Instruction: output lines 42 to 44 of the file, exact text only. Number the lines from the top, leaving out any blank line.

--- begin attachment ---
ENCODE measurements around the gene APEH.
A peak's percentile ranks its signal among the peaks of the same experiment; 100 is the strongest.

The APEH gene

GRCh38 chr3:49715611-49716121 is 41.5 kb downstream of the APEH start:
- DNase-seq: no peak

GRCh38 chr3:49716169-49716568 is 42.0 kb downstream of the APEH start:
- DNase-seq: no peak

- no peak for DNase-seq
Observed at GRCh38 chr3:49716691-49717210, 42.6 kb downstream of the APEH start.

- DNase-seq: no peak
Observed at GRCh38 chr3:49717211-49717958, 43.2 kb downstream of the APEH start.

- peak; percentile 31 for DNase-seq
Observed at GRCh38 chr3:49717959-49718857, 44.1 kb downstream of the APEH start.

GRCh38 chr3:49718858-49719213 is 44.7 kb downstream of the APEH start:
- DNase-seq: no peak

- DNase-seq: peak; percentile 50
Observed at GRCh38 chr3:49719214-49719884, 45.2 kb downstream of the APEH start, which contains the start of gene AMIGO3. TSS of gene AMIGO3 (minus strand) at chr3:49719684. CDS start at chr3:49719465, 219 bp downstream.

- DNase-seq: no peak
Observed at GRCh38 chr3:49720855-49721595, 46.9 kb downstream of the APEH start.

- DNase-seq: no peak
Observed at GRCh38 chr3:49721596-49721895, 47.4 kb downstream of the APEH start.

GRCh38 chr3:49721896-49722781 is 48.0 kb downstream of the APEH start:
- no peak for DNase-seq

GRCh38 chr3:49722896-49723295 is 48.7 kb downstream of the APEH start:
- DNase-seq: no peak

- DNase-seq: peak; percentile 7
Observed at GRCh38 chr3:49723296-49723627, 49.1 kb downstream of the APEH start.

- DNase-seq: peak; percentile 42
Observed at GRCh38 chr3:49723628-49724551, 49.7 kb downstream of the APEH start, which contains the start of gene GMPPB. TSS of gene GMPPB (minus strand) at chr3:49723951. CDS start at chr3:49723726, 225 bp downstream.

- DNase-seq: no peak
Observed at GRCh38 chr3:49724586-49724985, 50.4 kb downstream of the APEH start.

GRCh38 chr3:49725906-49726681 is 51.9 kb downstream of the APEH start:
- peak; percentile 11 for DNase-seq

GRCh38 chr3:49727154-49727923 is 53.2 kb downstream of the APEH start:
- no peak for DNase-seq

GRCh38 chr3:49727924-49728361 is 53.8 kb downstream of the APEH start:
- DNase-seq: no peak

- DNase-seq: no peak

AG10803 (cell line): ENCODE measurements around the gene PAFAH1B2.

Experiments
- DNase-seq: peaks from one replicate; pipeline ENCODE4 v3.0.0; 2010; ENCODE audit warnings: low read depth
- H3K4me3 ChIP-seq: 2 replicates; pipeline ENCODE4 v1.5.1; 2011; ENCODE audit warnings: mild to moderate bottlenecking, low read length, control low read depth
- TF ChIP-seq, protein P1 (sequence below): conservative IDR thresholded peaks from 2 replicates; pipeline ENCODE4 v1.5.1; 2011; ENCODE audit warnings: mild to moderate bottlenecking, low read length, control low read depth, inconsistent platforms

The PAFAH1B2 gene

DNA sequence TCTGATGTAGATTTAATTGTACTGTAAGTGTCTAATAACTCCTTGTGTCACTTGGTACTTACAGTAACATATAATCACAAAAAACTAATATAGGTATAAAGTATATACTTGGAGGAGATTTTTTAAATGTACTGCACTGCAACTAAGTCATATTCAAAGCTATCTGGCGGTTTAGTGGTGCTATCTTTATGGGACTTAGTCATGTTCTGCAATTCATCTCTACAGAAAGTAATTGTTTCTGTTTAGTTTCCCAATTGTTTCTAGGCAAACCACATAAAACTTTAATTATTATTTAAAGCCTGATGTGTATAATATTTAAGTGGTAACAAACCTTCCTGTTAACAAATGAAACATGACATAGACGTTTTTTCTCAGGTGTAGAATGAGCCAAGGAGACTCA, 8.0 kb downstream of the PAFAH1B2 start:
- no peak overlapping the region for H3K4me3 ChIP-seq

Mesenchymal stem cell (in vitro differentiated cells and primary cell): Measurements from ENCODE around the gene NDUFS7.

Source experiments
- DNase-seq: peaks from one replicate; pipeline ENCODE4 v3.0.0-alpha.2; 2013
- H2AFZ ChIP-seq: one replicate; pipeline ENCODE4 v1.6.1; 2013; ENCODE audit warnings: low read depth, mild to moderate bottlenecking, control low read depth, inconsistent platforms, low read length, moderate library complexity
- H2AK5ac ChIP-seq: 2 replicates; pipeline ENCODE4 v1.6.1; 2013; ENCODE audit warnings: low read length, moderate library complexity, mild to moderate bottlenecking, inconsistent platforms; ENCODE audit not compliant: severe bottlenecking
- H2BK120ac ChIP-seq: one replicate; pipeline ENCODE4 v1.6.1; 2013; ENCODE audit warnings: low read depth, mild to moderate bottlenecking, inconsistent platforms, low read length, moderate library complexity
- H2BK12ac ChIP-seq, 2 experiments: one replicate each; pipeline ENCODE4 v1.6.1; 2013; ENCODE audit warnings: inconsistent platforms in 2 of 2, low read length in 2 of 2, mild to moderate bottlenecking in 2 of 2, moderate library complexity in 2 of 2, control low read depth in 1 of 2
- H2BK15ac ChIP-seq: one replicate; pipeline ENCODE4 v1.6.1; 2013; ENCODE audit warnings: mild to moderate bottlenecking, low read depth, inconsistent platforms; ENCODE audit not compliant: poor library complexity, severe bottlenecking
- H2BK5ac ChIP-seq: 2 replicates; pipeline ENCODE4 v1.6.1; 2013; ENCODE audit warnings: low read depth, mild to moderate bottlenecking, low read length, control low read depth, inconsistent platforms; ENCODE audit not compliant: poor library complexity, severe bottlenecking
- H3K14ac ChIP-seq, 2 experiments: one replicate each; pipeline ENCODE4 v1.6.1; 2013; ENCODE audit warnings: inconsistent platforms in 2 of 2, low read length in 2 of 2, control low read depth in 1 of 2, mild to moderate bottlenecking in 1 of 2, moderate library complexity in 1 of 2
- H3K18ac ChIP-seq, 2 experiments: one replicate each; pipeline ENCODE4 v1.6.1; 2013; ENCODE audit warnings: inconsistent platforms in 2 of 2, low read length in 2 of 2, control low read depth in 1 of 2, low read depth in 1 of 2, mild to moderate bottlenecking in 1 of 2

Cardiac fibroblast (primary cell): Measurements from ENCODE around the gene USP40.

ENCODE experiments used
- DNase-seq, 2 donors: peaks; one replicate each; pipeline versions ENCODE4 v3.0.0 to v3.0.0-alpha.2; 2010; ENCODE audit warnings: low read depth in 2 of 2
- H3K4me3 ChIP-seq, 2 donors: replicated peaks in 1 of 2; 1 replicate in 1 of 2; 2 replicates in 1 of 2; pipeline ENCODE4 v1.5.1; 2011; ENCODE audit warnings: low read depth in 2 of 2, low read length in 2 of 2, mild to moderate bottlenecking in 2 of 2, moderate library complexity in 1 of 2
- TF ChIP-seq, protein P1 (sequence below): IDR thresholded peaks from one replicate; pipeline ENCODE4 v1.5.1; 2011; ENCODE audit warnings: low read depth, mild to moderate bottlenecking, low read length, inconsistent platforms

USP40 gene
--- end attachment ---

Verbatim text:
- H3K4me3 ChIP-seq: 2 replicates; pipeline ENCODE4 v1.5.1; 2011; ENCODE audit warnings: mild to moderate bottlenecking, low read length, control low read depth
- TF ChIP-seq, protein P1 (sequence below): conservative IDR thresholded peaks from 2 replicates; pipeline ENCODE4 v1.5.1; 2011; ENCODE audit warnings: mild to moderate bottlenecking, low read length, control low read depth, inconsistent platforms

The PAFAH1B2 gene